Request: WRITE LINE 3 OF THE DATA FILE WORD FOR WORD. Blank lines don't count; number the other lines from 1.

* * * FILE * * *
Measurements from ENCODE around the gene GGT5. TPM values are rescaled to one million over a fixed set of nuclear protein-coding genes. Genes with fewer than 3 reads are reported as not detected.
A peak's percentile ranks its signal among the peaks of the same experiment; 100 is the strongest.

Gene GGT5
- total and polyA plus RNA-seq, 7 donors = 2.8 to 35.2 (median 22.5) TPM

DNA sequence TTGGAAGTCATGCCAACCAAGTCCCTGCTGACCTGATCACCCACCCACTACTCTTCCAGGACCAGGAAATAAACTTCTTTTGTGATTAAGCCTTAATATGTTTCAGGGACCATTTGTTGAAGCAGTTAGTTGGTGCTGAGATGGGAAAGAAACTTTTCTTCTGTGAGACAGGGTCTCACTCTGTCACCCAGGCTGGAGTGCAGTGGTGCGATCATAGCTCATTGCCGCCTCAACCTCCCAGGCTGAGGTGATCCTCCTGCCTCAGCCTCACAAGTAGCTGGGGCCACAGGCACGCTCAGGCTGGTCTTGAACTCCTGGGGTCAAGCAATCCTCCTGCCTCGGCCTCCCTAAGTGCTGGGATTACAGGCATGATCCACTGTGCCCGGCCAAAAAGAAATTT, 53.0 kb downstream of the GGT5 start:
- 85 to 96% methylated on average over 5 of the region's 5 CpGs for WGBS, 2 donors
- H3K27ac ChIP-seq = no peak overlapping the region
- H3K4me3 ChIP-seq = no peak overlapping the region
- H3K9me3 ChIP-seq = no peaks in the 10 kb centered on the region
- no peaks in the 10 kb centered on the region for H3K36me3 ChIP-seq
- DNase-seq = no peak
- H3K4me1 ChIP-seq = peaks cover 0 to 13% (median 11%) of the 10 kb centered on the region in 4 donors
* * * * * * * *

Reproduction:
Gene GGT5